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The story I am writing involves the 10 steps of turning a democracy into a police state. And to make it more real, I thught the people who are doing it should explain it to the main character relaistically. This would mean that I need to be aware of how it works, and historical examples. I am using Naomi Wolf's "The End of America" as a source of leaning about these steps. She references that the turn The Tipping Point, by Malcolm Gladwell, when she about democracy closing down in tipping points, I found on the Wiki page for Turning Point an outline / summary of what it is. Should I read the 300 page book or just read a summary. The character isn't gonna go into so much detail about every information about the 10 steps. And with tipping points being one element of many, he is not going to talk super in depth about this once concept as Gladwell did? I know this could be in the Politics SE page, but it is more about whether this source is worth diving deep into - which seems to be fitterd here.

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I think with reasearch on the internet, I could suffice with enough knowledge becuase the idea of a "Tipping Point" can relate to many things - not just a police state. –  Chris Okyen Jan 19 '13 at 19:44
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Let us see... You write a story about certain, real topic. Your knowledge on that topic is limited. There is a book that explores it in depth. You hesitate about reading it as reference, much less to find it interesting enough to "swallow it" for its own merit. Yet you think you can write a story on that subject that will find eager readers - on the subject you, the writer don't find interesting enough to be its eager consumer. What makes you think your story will receive a better reception from its readers than "The Tipping Point" receives from you? –  SF. Jan 20 '13 at 1:14
    
True true. But my doubts was not only because I generally don't finish books because I don't get attached, but also because I am not sure if reading Tipping Points will really aid me in know about the 10 steps of forming a police state that much. –  Chris Okyen Jan 20 '13 at 18:32

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Absolutely. I've read lots of books as research for writing stories, and I'm not even a compulsive researcher the way that some writers are.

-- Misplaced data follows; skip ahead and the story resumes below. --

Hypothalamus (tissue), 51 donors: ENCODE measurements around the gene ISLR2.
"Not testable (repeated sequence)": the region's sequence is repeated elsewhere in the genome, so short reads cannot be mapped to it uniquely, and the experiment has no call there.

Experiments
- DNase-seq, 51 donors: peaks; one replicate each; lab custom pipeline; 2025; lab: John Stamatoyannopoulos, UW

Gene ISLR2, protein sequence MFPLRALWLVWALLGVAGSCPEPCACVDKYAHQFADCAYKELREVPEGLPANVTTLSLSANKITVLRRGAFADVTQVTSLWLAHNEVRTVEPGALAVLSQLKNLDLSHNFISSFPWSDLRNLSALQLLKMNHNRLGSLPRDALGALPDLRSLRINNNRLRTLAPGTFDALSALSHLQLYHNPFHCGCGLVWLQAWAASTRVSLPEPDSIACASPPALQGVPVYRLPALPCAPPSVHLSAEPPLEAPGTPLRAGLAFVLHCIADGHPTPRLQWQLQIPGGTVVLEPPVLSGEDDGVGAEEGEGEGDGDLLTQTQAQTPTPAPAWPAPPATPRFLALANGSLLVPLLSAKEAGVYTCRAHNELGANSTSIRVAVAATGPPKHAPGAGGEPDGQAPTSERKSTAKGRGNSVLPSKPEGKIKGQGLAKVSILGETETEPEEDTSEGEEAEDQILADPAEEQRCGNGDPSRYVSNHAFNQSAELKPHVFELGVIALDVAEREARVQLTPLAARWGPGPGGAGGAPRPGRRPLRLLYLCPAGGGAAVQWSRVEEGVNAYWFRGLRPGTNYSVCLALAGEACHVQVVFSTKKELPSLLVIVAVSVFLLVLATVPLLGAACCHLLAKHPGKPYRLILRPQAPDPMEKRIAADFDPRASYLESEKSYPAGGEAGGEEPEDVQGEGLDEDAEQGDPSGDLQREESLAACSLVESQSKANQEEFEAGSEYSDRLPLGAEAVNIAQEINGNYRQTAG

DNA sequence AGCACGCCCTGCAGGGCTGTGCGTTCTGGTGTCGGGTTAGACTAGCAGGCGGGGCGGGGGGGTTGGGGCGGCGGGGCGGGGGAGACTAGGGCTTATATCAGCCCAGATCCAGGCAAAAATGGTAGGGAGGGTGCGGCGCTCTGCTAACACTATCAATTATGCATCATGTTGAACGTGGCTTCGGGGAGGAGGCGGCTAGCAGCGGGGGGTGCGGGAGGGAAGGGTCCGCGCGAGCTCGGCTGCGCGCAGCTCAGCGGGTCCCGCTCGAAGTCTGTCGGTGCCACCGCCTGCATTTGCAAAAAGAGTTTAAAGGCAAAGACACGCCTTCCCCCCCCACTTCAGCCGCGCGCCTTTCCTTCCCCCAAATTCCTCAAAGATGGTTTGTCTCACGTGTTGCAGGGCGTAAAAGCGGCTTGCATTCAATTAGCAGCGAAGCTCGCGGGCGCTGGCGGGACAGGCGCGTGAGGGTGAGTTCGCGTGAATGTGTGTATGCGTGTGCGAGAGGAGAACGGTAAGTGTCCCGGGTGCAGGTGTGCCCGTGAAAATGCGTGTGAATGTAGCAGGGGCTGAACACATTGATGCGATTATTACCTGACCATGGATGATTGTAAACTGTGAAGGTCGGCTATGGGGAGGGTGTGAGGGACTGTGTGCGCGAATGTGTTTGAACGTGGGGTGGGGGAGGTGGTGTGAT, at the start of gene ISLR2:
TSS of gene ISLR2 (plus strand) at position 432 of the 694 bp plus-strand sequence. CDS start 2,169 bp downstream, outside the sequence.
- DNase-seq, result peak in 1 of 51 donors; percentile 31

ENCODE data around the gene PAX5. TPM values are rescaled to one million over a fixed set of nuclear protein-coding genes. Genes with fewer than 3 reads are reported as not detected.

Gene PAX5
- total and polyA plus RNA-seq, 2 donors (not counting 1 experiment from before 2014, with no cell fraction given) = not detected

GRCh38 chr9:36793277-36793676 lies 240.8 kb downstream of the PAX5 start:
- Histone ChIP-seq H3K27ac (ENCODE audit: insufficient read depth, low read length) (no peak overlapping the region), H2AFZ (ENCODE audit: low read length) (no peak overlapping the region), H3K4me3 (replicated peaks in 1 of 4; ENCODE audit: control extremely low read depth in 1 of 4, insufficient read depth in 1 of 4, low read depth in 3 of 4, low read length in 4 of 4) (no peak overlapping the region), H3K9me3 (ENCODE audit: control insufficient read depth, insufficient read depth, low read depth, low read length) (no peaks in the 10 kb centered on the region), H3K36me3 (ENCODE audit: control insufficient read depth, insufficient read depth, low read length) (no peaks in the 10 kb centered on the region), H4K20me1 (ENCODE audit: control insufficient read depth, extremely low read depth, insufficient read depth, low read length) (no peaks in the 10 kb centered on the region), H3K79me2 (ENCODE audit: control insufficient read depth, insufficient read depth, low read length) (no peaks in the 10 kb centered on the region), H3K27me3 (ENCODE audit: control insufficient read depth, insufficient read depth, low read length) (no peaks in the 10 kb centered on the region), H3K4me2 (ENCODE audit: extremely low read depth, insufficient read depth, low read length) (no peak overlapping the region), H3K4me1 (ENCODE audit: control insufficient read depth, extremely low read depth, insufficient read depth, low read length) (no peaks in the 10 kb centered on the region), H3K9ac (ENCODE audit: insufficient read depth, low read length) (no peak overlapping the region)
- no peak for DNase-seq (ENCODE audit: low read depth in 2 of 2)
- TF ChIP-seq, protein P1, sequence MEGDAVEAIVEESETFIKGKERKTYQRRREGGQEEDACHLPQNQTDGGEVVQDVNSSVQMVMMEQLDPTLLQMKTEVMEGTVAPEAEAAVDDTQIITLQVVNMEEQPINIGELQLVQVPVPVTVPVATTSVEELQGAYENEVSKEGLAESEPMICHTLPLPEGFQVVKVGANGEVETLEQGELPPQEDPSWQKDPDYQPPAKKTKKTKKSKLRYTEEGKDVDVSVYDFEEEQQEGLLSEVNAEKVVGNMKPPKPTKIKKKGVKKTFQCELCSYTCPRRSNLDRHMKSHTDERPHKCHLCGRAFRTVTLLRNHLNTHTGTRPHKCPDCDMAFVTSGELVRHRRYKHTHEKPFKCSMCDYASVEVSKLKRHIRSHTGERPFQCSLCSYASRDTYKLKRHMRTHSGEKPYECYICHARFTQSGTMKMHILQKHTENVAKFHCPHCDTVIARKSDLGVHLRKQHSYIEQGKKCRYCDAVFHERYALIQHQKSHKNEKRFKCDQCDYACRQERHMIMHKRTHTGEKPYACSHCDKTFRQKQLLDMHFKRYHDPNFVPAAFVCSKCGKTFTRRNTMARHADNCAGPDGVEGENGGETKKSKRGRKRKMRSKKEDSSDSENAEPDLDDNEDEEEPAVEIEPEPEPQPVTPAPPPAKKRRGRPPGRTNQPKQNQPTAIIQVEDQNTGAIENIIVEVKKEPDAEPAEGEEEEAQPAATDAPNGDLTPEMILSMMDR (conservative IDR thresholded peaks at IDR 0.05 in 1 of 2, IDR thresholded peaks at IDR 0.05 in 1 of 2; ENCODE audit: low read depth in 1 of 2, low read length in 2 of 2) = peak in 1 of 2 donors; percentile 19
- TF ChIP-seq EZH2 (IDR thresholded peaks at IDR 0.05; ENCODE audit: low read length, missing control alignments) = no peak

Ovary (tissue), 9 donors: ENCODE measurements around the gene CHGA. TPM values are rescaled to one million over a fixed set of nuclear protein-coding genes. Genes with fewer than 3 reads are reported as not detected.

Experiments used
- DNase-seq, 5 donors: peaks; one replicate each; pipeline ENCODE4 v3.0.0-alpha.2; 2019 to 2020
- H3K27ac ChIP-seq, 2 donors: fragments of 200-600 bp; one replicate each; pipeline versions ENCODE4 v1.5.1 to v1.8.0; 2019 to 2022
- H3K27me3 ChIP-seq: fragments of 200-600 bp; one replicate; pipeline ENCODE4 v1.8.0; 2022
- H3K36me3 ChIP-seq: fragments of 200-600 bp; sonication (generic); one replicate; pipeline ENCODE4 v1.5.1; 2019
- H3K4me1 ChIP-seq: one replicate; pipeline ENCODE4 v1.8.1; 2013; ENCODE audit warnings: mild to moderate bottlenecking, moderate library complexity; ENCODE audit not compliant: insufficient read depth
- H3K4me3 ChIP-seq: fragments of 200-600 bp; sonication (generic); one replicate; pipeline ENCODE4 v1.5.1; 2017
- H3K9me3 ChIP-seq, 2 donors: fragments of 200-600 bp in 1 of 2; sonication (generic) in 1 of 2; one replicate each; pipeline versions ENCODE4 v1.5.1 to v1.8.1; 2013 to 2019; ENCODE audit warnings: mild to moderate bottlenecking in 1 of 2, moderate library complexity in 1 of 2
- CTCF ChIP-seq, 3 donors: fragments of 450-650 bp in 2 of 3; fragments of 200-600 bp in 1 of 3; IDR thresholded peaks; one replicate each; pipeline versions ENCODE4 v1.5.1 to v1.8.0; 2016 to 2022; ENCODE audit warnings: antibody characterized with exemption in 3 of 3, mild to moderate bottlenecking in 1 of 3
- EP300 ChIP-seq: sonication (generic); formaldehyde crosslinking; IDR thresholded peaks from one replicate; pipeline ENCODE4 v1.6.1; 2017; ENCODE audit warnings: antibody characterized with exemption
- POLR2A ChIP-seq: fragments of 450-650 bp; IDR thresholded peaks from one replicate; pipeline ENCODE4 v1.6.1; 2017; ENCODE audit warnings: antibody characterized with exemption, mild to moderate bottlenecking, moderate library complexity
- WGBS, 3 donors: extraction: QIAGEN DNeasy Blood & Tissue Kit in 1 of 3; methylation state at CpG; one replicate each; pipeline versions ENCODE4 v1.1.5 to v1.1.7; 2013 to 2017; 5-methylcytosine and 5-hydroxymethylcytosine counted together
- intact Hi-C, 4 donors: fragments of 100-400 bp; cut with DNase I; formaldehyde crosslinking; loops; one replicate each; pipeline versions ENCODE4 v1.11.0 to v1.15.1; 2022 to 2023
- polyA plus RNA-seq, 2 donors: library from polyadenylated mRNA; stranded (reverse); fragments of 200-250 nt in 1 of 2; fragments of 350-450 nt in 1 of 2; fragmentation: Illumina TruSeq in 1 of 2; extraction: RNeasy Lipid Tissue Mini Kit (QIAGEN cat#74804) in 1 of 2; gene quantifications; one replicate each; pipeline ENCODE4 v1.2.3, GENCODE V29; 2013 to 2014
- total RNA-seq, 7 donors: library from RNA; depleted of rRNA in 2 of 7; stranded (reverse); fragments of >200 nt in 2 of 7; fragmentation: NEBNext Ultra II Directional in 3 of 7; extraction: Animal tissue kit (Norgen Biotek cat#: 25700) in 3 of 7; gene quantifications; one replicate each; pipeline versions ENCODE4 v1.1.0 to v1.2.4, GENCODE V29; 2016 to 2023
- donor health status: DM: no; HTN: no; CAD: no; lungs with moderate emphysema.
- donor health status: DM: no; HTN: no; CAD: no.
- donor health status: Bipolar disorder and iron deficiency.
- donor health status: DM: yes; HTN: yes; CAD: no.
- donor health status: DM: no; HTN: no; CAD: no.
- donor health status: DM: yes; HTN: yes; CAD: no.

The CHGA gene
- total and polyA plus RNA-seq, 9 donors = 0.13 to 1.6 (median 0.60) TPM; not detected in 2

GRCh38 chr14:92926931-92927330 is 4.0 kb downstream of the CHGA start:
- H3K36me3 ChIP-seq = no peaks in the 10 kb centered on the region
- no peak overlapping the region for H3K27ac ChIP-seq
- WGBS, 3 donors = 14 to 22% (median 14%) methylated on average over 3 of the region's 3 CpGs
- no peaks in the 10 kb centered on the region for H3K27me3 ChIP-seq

However, there's an obvious limit on how much effort you can put into a short story. Perhaps reading a 300-page book is too much effort, or perhaps only a portion of the book would be relevant to you. In that case, I have one word for you: skim. Look at chapter and heading titles. Read the sections that are most relevant or interesting to you. Glance lightly over the rest. It's possible to get the most important bits of a very large book in a short space of time this way, and that may be just what you need in this case.

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Thanks. I think the term was just referenced to the Author. Not sure if the ideas are really necessary to understand in the depth of his book. She eplains them as stair-steps. –  Chris Okyen Jan 19 '13 at 20:47

Yes, research is worthwhile - to a point.

This is difficult to answer because you're asking people to make a value judgment about how worthwhile research is. My opinion is that if your story is based on a concept, it behooves you to know about that concept.

If you want to base a story on a particular concept, then you need to decide how well you want to know that concept. If you decide that this will take more work than is warranted for a short story, then you have a few choices: abandon the story, write the story on sketchy information, or decide that the story could end up being the seed for a longer project. for that last option, you might be able to justify doing more work than usual for a short story.

Finally, it's worth keeping the following in mind: Malcolm Gladwell has been criticized for choosing examples that back up his theories, and for presenting a somewhat oversimplified treatment of the topic. (Having read The Tipping Point and Blink, this rings true for me. Even the Wikipedia article on him touches on some of this.) However, he is undeniably a talented writer who presents thoughtful ideas to the reader. And his books are very well-researched and filled with fascinating details and settings. If I wanted an in-depth knowledge of what a "tipping point" is, I'd read well beyond Gladwell's book. On the other hand, it's an easy-to-read and fun book that you could probably read in an afternoon. Why not read it anyway and see if you want to know more?

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Do you think for a story that focuses heavily on the 10 steps, and the processes for these steps to happen, it is critical to understand the theory of tipping points? –  Chris Okyen Jan 20 '13 at 18:27
    
Also, I kind of was wondering due to the fact of uncertainty of whether the book will really help me with understanding the 10 steps of creating a police state from a democracy or other govt forms. –  Chris Okyen Jan 20 '13 at 18:33

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